The new European Union research budget has had its official UK launch
February 04 2014
Known as Horizon 2020, it offers UK businesses and researchers important opportunities to find finance, networks and partnerships for innovation. The programme is worth nearly £67bn over the next seven years.
"With the emphasis on excellent science, industrial leadership and tackling societal challenges, Horizon 2020's goal is to ensure Europe produces world-class science, removes barriers to innovation and makes it easier for the public and private sectors to work together in delivering innovation."
Funding is allocated through a competitive process, in which Britain has traditionally done well - second only to Germany.If this performance is maintained, UK universities, research centres and businesses could expect to receive £2bn in the first two years of Horizon 2020. that type of allocation would equate to around one fifth of the total British government spending on scientific research.
Resistance (AMR) in Candida glabrata reaching epic proportions
January 28 2014
Chinese researchers this month report a 14% rate of caspofungin resistance in Candida glabrata, an organism that is also fluconazole resistant. In 67 intensive care units in China, 389 isolates of Candida from 244 patients were susceptibility testing using CLSI M27-A3 methodology. 50 isolates were C. glabrata and over 50% had fluconazole MICs of > 4mg/L (all either susceptible dose-dependent or resistant) and 14% had elevated caspofungin MICs (0.25mg/L). These multidrug resistant isolates would be clinically responsive to amphotericin B (and possibly flucytosine) only.
These data mirror the emergence of fluconazole and echinocandin resistant C. glabrata in the US, well illustrated by the experience at Duke University hospital. Over several years resistance to the echinocandins in C. glabrata climbed to 13% (figure below showing caspofungin resistance rates).
Epidemiology of candidemia in Qatar using MALDI-TOF mass spectrometry
January 23 2014
Blood stream infections due to Candida species are the predominant group of hospitalised fungal infections often with high morbidity where there is serious underlying disease. Candida species other than C. albicans are increasingly implicated. Identification of the species is crucial as there is a large difference in antifungal resistance amongst Candida species. The epidemiology, risk factors, demographics and clinical outcomes were analysed for patients with candidaemia admitted to a tertiary-care hospital in Qatar. This was the largest epidemiological study of its kind in the Gulf region, and the third ever in the Middle East.
The retrospective analysis applied to patients admitted between 2004 and 2010 to a single centre, utilising novel molecular identification and MALDI-TOF mass spectrometry. There was excellent correlation and concordance between results obtained with molecular identification and MALDI-TOF when compared to conventional identification methods.
Study confirms that Mycology research in UK is badly underfunded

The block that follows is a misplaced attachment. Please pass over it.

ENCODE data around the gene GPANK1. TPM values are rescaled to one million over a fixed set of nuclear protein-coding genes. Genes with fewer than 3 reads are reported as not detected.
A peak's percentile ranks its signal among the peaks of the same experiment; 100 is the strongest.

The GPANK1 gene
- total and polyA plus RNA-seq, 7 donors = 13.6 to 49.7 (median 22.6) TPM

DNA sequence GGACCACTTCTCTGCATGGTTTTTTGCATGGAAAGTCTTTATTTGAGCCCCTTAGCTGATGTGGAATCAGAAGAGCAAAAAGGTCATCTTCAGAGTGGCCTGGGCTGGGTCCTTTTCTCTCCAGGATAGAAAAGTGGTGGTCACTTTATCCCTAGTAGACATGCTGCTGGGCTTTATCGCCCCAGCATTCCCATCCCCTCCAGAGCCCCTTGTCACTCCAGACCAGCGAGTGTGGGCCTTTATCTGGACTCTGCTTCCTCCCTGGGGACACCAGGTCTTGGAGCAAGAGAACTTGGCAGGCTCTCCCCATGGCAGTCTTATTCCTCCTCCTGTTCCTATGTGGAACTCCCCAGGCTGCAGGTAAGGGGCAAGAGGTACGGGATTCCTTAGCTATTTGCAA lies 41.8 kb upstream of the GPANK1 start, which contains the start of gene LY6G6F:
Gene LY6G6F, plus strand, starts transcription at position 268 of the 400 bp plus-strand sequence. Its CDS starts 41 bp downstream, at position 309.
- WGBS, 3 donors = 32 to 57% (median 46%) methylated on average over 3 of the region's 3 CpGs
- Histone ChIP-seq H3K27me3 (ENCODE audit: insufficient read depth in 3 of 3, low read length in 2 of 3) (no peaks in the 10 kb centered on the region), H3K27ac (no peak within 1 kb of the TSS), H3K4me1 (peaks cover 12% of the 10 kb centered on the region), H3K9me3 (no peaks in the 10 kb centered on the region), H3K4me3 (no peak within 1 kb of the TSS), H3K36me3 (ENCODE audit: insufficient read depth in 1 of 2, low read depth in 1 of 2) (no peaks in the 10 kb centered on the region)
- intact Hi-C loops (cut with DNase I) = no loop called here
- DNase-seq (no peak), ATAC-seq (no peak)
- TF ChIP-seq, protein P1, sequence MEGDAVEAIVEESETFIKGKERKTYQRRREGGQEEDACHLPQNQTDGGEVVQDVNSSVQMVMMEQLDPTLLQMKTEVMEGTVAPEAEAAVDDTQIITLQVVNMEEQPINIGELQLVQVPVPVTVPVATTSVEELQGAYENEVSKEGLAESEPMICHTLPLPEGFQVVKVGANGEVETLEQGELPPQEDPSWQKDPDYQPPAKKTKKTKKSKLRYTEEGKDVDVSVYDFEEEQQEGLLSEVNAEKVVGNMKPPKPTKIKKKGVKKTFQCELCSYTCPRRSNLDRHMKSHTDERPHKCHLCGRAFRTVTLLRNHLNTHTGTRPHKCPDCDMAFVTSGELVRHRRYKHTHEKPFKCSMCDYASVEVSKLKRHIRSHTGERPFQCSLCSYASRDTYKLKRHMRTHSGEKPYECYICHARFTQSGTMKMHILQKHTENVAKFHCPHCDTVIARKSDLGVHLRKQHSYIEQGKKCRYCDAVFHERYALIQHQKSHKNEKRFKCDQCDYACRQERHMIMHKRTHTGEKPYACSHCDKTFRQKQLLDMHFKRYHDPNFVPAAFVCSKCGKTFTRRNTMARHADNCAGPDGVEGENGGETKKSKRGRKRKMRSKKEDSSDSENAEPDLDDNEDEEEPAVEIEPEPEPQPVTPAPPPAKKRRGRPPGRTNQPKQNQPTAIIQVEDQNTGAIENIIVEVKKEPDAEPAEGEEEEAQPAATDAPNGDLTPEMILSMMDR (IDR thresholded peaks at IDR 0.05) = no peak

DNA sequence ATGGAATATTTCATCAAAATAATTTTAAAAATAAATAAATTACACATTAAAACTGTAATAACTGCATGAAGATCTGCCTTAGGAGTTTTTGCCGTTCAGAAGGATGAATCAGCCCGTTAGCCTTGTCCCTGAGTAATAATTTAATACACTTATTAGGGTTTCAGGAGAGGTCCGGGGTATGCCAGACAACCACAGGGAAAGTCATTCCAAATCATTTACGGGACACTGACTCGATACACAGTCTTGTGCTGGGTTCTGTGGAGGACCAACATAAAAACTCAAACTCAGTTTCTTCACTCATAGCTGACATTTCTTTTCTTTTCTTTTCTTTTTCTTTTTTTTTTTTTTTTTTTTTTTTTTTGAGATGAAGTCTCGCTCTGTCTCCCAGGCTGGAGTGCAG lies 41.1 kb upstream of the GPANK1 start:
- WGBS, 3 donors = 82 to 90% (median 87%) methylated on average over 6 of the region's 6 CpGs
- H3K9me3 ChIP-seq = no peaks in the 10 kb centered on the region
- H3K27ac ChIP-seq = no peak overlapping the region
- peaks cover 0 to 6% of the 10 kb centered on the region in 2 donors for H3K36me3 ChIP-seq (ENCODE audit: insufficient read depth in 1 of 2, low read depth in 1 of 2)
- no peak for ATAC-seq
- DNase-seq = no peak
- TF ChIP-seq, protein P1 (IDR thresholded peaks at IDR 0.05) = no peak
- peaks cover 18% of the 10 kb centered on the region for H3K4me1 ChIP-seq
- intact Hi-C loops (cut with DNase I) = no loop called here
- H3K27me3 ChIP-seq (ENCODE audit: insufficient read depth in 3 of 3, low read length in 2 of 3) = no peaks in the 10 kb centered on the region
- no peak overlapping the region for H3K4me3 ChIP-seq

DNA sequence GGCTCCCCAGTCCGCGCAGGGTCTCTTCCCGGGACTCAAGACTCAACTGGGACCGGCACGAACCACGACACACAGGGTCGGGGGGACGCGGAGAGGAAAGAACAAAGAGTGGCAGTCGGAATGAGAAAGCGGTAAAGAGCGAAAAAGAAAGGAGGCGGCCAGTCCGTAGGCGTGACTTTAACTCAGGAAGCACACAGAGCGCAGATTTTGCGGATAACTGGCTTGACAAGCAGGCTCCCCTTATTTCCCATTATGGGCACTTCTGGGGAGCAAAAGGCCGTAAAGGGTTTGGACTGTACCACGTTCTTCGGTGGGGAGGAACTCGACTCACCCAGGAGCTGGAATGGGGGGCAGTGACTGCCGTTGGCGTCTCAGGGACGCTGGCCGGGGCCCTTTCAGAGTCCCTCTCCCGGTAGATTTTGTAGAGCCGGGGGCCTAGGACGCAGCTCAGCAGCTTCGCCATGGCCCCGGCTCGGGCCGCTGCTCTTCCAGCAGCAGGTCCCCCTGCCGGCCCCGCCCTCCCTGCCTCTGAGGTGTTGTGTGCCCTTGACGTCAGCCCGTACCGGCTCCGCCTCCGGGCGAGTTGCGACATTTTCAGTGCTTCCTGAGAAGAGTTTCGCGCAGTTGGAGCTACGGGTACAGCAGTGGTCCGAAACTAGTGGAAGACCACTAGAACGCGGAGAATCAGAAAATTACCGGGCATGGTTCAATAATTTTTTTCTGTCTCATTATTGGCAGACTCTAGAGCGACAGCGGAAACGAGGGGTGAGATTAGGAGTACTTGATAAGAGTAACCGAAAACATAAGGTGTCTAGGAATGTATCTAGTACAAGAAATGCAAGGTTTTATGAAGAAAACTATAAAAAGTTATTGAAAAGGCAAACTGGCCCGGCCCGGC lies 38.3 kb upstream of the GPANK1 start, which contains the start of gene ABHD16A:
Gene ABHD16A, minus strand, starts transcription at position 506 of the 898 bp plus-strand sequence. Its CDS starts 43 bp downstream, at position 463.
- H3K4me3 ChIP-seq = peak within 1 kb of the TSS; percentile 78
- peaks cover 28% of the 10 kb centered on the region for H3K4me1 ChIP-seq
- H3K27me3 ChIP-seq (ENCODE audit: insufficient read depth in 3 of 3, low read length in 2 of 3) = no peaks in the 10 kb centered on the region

January 14 2014
The first study to present detailed, systematically collected data and rigorously quantify funding, related to mycology research investments made to UK institutions from 1997-2010, has just been published in the BMJ Open journal (Head M et al). The results highlight clear gaps in the UK research portfolio and illustrate some priority areas for funders and policymakers.
Of 6165 funded ‘infection’ studies, 171 studies related to mycology (total investment £48.4 million, 1.9% of all infection research, with mean annual funding £3.5 million). Studies related to global health represented 5.1% of this funding (£2.4 million, compared with 35.6% of all infectious diseases).
Leading funders were the Biotechnology and Biological Sciences Research Council (£14.8 million, 30.5%) and Wellcome Trust (£12.0 million, 24.7%). Preclinical studies received £42.2 million (87.3%), with clinical trials, intervention studies and implementation research in total receiving £6.2 million (12.7%). By institution, University of Aberdeen received most funding (£16.9 million, 35%). Studies investigating antifungal resistance received £1.5 million (3.2%).
RT PCR evaluation proves to be a sensitive method for detecting H. Capsulatum
January 08 2014
A recent publication reports the accuracy of seven different RT-PCR protocols to detect Histoplasma capsulatum DNA, in a multicenter study based on both unicopy or multicopy targets. Fungal DNA was isolated from isolated an clinical strain (CNM-CM-2721).
Histoplasmosis is an infection acquired by the inhalation of Histoplasma capsulatum conidia present in soils rich in organic matter, particularly guano of bats or birds. Although this fungus has a global distribution, the most endemic regions are found in the American continent: Mississippi, Ohio, and Missouri river valleys in United States of America, and Central and South America
4/7 protocols were able to detect tiny amounts of fungal DNA - 100 fg/ul. The overall specificity of the seven PCR methods was 100% with sensitivity at 86%. One protocol based on a unicopy target (SCAR 220) had a lower sensitivity of 43% but retained 100% specificity. All protocols tested were highly reproducible , sensitive and specific, with no false positives or cross reactions.
The study concludes that any of the RT PCR methods could be an efficient means of detecting histoplasma capsulatum in clinical material, but observes that the protocols based on multicopy targets are the most efficient when using very small amounts of DNA.